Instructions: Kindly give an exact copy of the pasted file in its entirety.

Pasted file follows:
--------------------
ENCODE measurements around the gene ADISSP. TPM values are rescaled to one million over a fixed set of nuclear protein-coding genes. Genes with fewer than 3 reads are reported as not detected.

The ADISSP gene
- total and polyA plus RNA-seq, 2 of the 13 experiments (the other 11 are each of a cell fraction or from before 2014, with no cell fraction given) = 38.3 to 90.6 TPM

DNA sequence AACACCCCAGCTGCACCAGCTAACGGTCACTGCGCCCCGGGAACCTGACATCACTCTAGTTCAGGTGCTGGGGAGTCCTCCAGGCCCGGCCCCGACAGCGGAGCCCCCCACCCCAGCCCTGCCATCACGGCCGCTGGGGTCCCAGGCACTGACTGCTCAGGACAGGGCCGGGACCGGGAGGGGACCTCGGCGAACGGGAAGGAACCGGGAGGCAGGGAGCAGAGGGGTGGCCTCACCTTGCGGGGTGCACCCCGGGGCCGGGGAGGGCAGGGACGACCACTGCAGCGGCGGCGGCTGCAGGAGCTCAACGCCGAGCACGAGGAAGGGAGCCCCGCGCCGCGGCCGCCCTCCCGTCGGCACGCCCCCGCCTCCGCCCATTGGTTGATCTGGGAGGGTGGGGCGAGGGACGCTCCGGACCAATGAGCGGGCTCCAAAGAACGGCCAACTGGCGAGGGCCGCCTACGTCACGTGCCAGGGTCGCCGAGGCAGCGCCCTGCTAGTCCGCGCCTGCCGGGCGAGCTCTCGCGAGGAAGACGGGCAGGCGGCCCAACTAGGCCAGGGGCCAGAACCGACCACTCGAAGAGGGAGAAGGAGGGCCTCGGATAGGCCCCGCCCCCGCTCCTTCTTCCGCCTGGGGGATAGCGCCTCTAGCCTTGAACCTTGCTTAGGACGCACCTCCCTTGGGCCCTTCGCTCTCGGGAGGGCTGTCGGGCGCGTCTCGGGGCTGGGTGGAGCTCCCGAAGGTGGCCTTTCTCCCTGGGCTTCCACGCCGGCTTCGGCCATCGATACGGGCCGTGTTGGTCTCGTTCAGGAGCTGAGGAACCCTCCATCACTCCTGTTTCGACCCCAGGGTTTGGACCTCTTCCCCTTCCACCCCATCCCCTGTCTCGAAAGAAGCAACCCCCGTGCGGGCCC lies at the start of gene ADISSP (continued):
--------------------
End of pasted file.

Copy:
ENCODE measurements around the gene ADISSP. TPM values are rescaled to one million over a fixed set of nuclear protein-coding genes. Genes with fewer than 3 reads are reported as not detected.

The ADISSP gene
- total and polyA plus RNA-seq, 2 of the 13 experiments (the other 11 are each of a cell fraction or from before 2014, with no cell fraction given) = 38.3 to 90.6 TPM

DNA sequence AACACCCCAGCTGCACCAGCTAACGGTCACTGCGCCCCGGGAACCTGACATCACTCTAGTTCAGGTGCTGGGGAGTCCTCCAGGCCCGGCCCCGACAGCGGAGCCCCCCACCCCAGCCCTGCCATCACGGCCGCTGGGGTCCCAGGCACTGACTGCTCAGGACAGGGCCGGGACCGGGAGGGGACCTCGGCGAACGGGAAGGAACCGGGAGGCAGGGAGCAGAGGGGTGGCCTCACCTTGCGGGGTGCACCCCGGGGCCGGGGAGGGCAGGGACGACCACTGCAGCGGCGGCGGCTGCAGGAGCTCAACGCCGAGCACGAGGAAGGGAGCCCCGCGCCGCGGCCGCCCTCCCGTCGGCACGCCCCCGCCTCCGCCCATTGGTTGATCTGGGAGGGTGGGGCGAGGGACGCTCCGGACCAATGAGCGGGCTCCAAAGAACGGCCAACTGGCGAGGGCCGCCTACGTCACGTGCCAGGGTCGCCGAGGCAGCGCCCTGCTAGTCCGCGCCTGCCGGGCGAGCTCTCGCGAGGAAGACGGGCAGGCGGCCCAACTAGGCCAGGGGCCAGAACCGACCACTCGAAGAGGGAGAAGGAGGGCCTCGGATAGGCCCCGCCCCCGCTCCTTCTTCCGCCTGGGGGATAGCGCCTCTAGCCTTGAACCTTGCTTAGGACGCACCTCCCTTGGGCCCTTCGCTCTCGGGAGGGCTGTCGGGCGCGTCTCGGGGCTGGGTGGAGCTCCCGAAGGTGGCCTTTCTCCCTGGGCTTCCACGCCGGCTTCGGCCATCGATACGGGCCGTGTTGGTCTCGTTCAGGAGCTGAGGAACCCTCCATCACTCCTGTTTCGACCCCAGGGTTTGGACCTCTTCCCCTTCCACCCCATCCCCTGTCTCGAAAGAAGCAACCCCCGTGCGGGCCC lies at the start of gene ADISSP (continued):